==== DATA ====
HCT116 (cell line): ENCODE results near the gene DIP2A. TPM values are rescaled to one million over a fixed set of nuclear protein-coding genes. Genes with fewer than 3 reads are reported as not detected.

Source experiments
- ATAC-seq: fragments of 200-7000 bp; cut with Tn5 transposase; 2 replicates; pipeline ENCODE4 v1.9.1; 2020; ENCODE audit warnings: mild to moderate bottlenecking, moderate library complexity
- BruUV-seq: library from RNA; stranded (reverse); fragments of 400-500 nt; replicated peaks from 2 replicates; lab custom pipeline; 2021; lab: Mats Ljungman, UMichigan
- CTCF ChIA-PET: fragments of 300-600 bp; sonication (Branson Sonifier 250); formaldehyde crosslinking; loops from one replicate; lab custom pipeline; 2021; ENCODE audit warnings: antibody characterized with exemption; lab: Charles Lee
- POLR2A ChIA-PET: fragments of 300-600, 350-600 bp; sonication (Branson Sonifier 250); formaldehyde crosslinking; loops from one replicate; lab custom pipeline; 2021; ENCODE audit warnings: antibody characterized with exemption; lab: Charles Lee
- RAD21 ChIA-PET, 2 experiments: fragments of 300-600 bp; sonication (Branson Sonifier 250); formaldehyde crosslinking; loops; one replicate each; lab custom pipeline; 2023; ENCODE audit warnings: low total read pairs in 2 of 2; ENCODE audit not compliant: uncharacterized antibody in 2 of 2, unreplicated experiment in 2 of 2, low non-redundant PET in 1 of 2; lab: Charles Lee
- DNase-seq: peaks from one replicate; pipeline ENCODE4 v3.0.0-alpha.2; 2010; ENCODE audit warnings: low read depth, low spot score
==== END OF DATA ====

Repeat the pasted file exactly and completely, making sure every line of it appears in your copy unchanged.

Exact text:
HCT116 (cell line): ENCODE results near the gene DIP2A. TPM values are rescaled to one million over a fixed set of nuclear protein-coding genes. Genes with fewer than 3 reads are reported as not detected.

Source experiments
- ATAC-seq: fragments of 200-7000 bp; cut with Tn5 transposase; 2 replicates; pipeline ENCODE4 v1.9.1; 2020; ENCODE audit warnings: mild to moderate bottlenecking, moderate library complexity
- BruUV-seq: library from RNA; stranded (reverse); fragments of 400-500 nt; replicated peaks from 2 replicates; lab custom pipeline; 2021; lab: Mats Ljungman, UMichigan
- CTCF ChIA-PET: fragments of 300-600 bp; sonication (Branson Sonifier 250); formaldehyde crosslinking; loops from one replicate; lab custom pipeline; 2021; ENCODE audit warnings: antibody characterized with exemption; lab: Charles Lee
- POLR2A ChIA-PET: fragments of 300-600, 350-600 bp; sonication (Branson Sonifier 250); formaldehyde crosslinking; loops from one replicate; lab custom pipeline; 2021; ENCODE audit warnings: antibody characterized with exemption; lab: Charles Lee
- RAD21 ChIA-PET, 2 experiments: fragments of 300-600 bp; sonication (Branson Sonifier 250); formaldehyde crosslinking; loops; one replicate each; lab custom pipeline; 2023; ENCODE audit warnings: low total read pairs in 2 of 2; ENCODE audit not compliant: uncharacterized antibody in 2 of 2, unreplicated experiment in 2 of 2, low non-redundant PET in 1 of 2; lab: Charles Lee
- DNase-seq: peaks from one replicate; pipeline ENCODE4 v3.0.0-alpha.2; 2010; ENCODE audit warnings: low read depth, low spot score